Visit our website smu.edu/ethicscenter.
3 Common Reading
National Security vs. Civil Liberty* Stimulating dialogue and reflection on the need to effectively pursue U.S. national security imperatives - without undermining the country’s historic commitment to human rights. Co-sponsored by the John G. Tower Center for Political Science and the Cary M. Maguire Center for Ethics & Public Responsibility.
Advancing the Mission
Robin Lovin, Ph.D., “Politics, Morality & Ethical Responsibility in a Terror-Afflicted Society”
Find us on Facebook at MaguireEthicsCenter.
The goal of the course is to promote ethical reasoning, global engagement, and diversity proficiency in students. Ethnoviolence is an act (or attempted act) motivated by group prejudice and intended to cause physical or psychological injury. These violent acts include intimidation, harassment, group insults, property defacement or destruction, and physical attacks. The targets of these acts involve persons identified because of their race or skin color, gender, ethnicity, religion, or other physical or social characteristic of groups such as sexual orientation.
As the Maguire Center’s third director over a 16 year history, Professor Mayo applied his stalwart character and management skills to advancing the center’s core mission. We are truly grateful for his unyielding commitment to the Maguire Center for Ethics & Public Responsibility, and warmly look forward to his continued success in teaching at the Dedman School of Law.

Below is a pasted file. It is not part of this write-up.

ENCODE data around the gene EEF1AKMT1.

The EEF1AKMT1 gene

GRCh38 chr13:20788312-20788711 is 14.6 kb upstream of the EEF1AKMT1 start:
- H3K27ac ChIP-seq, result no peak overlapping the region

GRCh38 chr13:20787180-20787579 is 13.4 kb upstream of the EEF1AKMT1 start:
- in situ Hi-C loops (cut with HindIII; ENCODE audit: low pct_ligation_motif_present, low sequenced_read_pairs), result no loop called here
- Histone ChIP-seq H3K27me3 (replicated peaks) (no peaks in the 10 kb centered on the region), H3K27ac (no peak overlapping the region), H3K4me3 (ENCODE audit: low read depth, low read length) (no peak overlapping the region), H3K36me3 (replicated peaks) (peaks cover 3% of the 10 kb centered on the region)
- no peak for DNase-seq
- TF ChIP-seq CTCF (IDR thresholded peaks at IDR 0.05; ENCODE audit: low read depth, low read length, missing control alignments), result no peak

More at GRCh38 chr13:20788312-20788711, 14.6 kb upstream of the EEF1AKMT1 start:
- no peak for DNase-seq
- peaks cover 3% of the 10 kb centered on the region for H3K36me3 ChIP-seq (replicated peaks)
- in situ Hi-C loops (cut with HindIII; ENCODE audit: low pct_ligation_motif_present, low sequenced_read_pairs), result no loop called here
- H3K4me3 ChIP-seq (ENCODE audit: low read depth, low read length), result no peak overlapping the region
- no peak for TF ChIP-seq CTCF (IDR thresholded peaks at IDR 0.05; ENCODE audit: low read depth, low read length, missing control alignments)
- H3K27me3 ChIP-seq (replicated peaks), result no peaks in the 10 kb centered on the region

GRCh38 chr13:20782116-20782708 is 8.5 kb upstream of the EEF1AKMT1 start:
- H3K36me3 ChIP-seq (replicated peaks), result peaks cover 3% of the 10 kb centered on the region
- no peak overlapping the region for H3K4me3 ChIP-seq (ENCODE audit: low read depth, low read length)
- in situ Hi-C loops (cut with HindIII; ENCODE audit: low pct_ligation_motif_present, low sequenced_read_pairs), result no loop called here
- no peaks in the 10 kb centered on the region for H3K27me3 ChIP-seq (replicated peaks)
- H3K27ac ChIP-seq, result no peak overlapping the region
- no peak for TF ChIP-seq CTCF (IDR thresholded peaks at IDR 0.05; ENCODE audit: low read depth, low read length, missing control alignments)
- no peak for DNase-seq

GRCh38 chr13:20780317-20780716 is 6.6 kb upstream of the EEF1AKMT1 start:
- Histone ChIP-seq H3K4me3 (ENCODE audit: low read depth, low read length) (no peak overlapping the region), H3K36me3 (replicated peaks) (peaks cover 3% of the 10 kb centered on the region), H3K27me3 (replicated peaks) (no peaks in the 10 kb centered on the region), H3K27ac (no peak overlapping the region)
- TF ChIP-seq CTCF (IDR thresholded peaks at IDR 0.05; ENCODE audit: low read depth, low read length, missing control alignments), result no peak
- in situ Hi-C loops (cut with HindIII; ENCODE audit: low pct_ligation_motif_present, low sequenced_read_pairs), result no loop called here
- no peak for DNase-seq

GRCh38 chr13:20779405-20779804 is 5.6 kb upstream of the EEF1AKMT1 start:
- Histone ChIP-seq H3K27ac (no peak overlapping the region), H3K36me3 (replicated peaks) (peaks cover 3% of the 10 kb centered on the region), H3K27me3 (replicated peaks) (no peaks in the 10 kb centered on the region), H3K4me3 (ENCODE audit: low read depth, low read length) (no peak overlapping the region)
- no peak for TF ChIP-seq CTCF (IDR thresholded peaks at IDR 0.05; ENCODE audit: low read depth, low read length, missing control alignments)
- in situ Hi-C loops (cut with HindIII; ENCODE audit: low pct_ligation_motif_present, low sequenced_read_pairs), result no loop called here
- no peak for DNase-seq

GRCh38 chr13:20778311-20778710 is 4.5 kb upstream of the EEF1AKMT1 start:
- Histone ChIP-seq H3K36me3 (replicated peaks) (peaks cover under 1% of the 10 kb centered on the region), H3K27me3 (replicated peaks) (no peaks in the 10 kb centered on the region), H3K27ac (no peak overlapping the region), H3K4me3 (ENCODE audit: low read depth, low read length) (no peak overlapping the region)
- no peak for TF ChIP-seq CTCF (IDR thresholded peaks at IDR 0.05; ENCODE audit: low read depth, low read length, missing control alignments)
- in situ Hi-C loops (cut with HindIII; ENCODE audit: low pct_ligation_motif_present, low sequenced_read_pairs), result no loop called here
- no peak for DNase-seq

September 8-11, 2011
Thursday, September 8 – Sunday, September 11 Meadows Museum Sculpture Garden
Connect with Us.
Each year the Maguire Center seeks to honor and support one or more SMU faculty members who develops a new course relating to ethics or who adds an ethical dimension to an existing course. For the 2011-2012 academic year, the Maguire Center selected Professor of Sociology Anthony Cortese, Ph.D. Cortese, with the guidance of a self-selected interdisciplinary group of colleagues, Cortese will design a course entitled “Ethical Perspectives on Ethnoviolence” for Spring 2012.
Professor Mayo reached out to SMU’s many schools and departments resulting in joint venture lectures and programs in the areas of religious ethics, human rights, ethics and the arts and bioethics.
William Abraham, Ph.D., Albert Cook Outler Professor of Wesley Studies, will deliver a lecture on “Haunted Memories and Complex Loyalties” at the SMU Faculty Club from 4:00-5:00 p.m.
Plaza Memorial: A Meditative Space
Follow Us on Twitter @SMUmaguireCtr.
Tony Cortese selected as 2011/2012 Maguire Teaching Fellow
Cary M. Maguire presents Thomas Mayo with service award
Public Scholar Lecture*
Want to know more about the Maguire Center?
Many contributions to the ethical life of SMU have been made under Mayo’s leadership that deserve recognition. He assumed the directorship in 2005, succeeding Professor William F. May (1995-1998) and Professor Richard O. Mason (1998-2005). Professor Mayo expanded the number of public service internships sponsored by the center, broadening its visibility on campus and utilizing the enormous talents of SMU students to serve the greater good. In addition, he established ongoing collaborative relationships with both the North Texas Bioethics Network and the Dallas Institute for Humanities and Culture, and supported the enactment of a new university curriculum that includes an ethics component in our new Pillars offering.
Thursday, September 8, 2011
Fall 2011, Volume 16
SMU President R. Gerald Turner and The Cary M. Maguire Center for Ethics & Public Responsibility invite the SMU Community to Participate in the Tenth Anniversary of 9/11 Memorial Events
Or, give us a call at 214-768-4255.